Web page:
The Culture Trip: You did a lot of travelling in the past to educate yourself in photography and art – going to exhibits and auctions. Did this inspire you to become a curator and do you think it’s necessary to go abroad to gain the experience needed to be a savvy curator/art dealer?
Dr. James Hyman: I have travelled a lot, but I think you can learn anywhere. What is really important is to see the actual art works, not just reproductions. This is just as important with a photograph as it is with a painting, sculpture or drawing. It is the presence of the object and your relationship to it that really matters. The more you see the more you understand about the difference between a vintage photograph printed at the same time as the work was taken, generally by the photographer, and later prints which can have a quite different feel. Condition is also crucial and it is only by seeing and comparing multiple prints, if they exist, of the same image that you can appreciate the merits of a particular photograph. Photography is not just about the image, the object quality is also crucial. So reading books and researching online is great but it is not a substitute for spending time with actual artworks. I’ve also learnt an enormous amount from visiting collections and talking to people. Although one or two dealers have been guarded, most are generous in sharing information. I always recommend to potential collectors that they establish a relationship with someone like myself who can act as a guide.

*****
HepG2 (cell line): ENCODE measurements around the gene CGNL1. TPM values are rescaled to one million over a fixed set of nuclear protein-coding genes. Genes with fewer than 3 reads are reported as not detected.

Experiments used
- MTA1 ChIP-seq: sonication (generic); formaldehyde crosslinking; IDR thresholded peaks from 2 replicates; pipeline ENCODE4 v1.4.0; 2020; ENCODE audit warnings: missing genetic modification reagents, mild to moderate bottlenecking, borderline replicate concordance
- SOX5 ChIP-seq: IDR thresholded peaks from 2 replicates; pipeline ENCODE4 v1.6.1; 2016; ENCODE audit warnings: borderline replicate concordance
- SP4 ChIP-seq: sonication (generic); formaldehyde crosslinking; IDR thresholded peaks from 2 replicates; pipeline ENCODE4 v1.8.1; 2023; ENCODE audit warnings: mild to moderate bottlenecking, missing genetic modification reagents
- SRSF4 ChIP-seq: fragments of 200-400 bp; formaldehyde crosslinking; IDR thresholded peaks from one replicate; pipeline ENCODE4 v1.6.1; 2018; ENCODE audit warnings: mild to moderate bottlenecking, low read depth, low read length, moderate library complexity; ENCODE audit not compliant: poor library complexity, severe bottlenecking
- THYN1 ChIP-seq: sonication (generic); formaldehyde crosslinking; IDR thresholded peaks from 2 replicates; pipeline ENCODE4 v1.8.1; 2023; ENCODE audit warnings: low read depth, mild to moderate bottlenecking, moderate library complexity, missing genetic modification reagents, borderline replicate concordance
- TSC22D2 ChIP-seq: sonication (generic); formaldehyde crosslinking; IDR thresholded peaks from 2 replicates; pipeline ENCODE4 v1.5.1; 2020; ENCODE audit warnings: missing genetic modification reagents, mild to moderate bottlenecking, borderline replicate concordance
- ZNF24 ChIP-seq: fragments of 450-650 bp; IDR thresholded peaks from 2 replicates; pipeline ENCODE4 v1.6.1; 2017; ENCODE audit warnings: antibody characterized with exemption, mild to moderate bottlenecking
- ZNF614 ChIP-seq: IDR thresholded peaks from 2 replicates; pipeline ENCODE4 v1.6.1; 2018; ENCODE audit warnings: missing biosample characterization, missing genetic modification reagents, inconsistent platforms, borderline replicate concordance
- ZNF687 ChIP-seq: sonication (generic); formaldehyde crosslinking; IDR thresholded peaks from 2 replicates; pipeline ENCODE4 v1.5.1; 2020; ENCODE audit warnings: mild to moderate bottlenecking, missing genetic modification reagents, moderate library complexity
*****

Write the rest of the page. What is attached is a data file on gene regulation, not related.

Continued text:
TCT: What city did you find the most inspiring in terms of learning about art and photography? Or was it more so the people that you met in those places?
JH: I’ve met wonderful people all over the world. Without being over-sentimental, the community of vintage photography lovers is passionate, knowledgeable and supportive. I’ve learnt a great amount from curators, collectors and dealers from Chicago to Shanghai. Paris has also been hugely important. There is a depth of knowledge there that is incredible and it is always a pleasure to be there.
TCT: How do you feel about photography today in comparison to vintage photography––do you think digital has taken the art out of photography?
JH: On the contrary, I think it has never been harder to be a photographic artist. The fact that everyone has a camera on their phone means the challenges have never been greater. But to take a photograph is not to see visually. I want a photograph to surprise me and to make me see and think differently. A great photograph changes your perception. As with all art it’s a question of vision not medium.
TCT: When compiling work for an exhibit do you think of what the viewer wants to see or do you prioritise your own vision/theme?